What Artlivemedia founder Michelle Bourke has learnt from creating a $1.3 million digital agency in just two years

Michelle Bourke Artlivemedia

Michelle Bourke started her digital agency Artlivemedia back in 2014. In just two years, the business has grown to turn over around $1.3 million and has snapped up a number of high-profile clients, including IAG Insurance and Public Transport Victoria.

Bourke also sits on the board of Startup Victoria, and spends her spare time mentoring young founders. SmartCompany caught up with Bourke to find out what she’s learnt from creating a fast-growing digital agency and her advice for budding entrepreneurs. 

I started off in industrial marketing and then worked for Telstra for many years.

The things I noticed about many agencies were things that included not just lack of detail, but lack of understanding [that] as a customer, you care about the return.

Think about where your industry is going to be in five years and plan to meet that moment.

We’ve never been in a situation where one clients has made up more than 25% of our revenue. You have to be cautious around your ability to handle risk.

When you see businesses at the cusp of, and being able to take advantage of a big shift, it’s because they’ve been watching and planning to meet that moment.

I stay on top of the news. But it’s more than that – you have to go to events, speak to people and be on the ground.

If you’re a business owner and you’re working in your business, not on it, you won’t have time to succeed.

Just like work-life balance is a constant balancing act, I think control, letting go and delegation is a constant balancing act. You need to create a balance between your need for perfection and your desire to grow. You can’t have both.

There is also no way you can grow a business without putting processes in place. They’re your lifeline to getting things done.

No one is going to love your business as much as you do and you can’t expect them to.

Sales is something that does not happen by itself. Particularly in this business, when you’re talking about tens to hundreds of thousands of dollars, businesses want to talk to a very senior person.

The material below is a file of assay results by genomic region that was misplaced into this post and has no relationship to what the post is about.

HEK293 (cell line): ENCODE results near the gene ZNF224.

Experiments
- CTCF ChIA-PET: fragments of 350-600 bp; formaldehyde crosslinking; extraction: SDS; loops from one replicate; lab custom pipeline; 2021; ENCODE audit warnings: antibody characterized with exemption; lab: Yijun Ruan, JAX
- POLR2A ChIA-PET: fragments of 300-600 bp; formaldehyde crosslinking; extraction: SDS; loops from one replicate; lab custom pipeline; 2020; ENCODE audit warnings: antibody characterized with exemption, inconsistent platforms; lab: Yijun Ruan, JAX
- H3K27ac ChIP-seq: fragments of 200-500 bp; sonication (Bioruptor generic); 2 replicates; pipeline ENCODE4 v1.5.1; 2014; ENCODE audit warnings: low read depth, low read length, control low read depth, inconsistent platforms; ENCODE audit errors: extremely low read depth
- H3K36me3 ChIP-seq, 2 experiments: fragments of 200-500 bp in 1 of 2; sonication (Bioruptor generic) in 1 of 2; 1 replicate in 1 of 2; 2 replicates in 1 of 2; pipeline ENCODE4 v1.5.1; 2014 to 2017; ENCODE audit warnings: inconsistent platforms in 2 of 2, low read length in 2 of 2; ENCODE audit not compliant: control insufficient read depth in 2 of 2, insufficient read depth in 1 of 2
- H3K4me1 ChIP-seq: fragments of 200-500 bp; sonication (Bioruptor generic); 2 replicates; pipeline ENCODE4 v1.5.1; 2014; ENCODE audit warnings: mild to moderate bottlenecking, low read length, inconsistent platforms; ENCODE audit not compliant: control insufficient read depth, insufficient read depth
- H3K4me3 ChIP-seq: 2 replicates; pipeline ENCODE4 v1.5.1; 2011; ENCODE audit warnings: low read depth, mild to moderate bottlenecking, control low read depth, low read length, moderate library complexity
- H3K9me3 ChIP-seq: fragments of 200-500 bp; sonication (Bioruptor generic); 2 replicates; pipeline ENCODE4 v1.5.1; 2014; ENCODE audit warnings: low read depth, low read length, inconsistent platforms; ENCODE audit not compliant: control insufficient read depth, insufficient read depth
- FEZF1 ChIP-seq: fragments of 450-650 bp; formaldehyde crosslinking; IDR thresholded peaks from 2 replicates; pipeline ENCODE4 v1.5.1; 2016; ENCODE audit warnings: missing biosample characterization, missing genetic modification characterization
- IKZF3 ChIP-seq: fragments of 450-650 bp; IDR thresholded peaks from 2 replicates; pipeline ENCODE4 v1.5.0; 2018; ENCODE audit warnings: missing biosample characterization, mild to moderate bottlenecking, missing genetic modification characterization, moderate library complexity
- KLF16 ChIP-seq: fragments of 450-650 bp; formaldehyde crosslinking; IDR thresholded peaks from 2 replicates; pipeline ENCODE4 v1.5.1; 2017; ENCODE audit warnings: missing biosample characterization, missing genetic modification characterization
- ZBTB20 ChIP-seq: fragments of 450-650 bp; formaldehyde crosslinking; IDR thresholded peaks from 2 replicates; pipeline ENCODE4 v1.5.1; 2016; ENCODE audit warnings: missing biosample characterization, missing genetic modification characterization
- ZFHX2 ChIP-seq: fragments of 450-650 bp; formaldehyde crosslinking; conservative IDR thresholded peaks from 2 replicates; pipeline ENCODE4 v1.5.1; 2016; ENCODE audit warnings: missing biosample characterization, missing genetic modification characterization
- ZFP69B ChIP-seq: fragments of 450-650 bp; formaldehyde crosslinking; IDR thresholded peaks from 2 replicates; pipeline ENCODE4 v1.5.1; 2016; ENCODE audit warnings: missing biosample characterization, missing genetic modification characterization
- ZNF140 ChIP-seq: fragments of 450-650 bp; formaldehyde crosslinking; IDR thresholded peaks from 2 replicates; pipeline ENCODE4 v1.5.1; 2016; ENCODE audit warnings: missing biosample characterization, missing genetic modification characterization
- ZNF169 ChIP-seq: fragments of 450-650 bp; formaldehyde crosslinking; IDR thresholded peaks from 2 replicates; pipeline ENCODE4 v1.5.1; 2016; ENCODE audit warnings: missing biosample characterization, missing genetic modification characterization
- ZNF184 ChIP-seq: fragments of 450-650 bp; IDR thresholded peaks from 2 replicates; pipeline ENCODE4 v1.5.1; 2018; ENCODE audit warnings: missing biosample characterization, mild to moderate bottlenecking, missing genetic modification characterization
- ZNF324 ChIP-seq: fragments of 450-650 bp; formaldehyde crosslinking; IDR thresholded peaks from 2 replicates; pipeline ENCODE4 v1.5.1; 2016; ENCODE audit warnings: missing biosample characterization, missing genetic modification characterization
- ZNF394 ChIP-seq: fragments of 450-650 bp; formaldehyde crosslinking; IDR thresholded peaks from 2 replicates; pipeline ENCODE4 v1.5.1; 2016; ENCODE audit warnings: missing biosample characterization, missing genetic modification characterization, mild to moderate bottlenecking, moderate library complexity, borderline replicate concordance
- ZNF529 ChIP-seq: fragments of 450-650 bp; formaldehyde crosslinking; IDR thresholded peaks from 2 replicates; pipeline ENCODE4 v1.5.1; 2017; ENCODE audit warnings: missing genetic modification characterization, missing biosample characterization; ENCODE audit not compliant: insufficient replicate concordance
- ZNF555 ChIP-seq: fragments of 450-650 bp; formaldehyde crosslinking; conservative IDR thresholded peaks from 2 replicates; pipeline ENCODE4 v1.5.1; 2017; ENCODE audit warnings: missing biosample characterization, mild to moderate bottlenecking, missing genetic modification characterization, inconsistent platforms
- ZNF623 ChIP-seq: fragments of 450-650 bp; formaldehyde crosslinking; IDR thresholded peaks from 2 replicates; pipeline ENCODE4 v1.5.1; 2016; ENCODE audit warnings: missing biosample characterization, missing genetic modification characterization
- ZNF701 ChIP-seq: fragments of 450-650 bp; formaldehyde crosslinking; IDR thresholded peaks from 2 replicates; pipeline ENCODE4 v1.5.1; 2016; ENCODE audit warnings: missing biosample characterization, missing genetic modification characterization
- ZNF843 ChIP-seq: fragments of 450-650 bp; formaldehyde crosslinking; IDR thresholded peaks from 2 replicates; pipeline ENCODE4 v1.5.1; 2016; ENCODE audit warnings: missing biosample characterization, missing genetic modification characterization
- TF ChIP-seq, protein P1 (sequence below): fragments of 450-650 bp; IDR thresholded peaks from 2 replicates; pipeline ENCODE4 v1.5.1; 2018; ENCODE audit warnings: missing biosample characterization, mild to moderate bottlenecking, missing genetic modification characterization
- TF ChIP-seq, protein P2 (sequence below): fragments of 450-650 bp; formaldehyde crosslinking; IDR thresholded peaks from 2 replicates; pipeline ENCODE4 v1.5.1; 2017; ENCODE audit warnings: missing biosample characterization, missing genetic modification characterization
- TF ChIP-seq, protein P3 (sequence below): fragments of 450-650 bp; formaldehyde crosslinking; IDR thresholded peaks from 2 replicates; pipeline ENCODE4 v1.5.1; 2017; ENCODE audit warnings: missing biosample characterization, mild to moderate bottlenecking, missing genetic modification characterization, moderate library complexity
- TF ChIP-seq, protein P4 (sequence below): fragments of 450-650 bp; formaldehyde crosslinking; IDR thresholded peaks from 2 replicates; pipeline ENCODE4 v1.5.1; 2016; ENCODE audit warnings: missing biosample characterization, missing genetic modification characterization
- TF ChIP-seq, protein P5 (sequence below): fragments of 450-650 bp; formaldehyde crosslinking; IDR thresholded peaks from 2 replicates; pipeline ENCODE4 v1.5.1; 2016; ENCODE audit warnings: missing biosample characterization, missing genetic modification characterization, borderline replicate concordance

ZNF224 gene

If I were to start again, I would wish I would have started networking earlier.

A lot of people who are motivated, hard workers are typical type A personalities. I prioritised getting stuff done. I didn’t think strategically about what building networks would do for me.

I look back and I think I could have gotten to where I am now five years earlier if I thought strategically about my networks a lot earlier in life.

My partner once said to me, “you treat your business so strategically, why don’t you think about people that way?” As soon as I started doing that, it made it a lot easier to connect the dots.

Know your customer. Don’t separate yourself from them – and understand their pain. Just listen.

It’s extremely painful to put yourself out there. No one likes doing it. But do what’s painful.

If it feels uncomfortable to you, that’s probably a good sign. It means your pushing through that boundary.

The reality is, no one cares about your idea; they’re working on their own ideas.

So share your idea and get feedback. If you work in a bubble, it’s very unlikely you’re going to be successful. Get in line and stay in line.

If you’re an entrepreneur, you can become distracted by stuff and by the monotony and the stress. But in order to be successful, you need to stop being distracted and focus on this one thing.

If you’re someone who’s sitting in a corporate right now, know that you can’t build a business on the side. You have to commit.

If you’re an entrepreneur, take the risk. If you don’t quit your day job, then you’re not doing the idea justice.

But before you quit your day job, actually ask how you know people are going to buy what you sell. Who needs it? What is the future demand?

If you can answer those questions, then it’s a good business idea.


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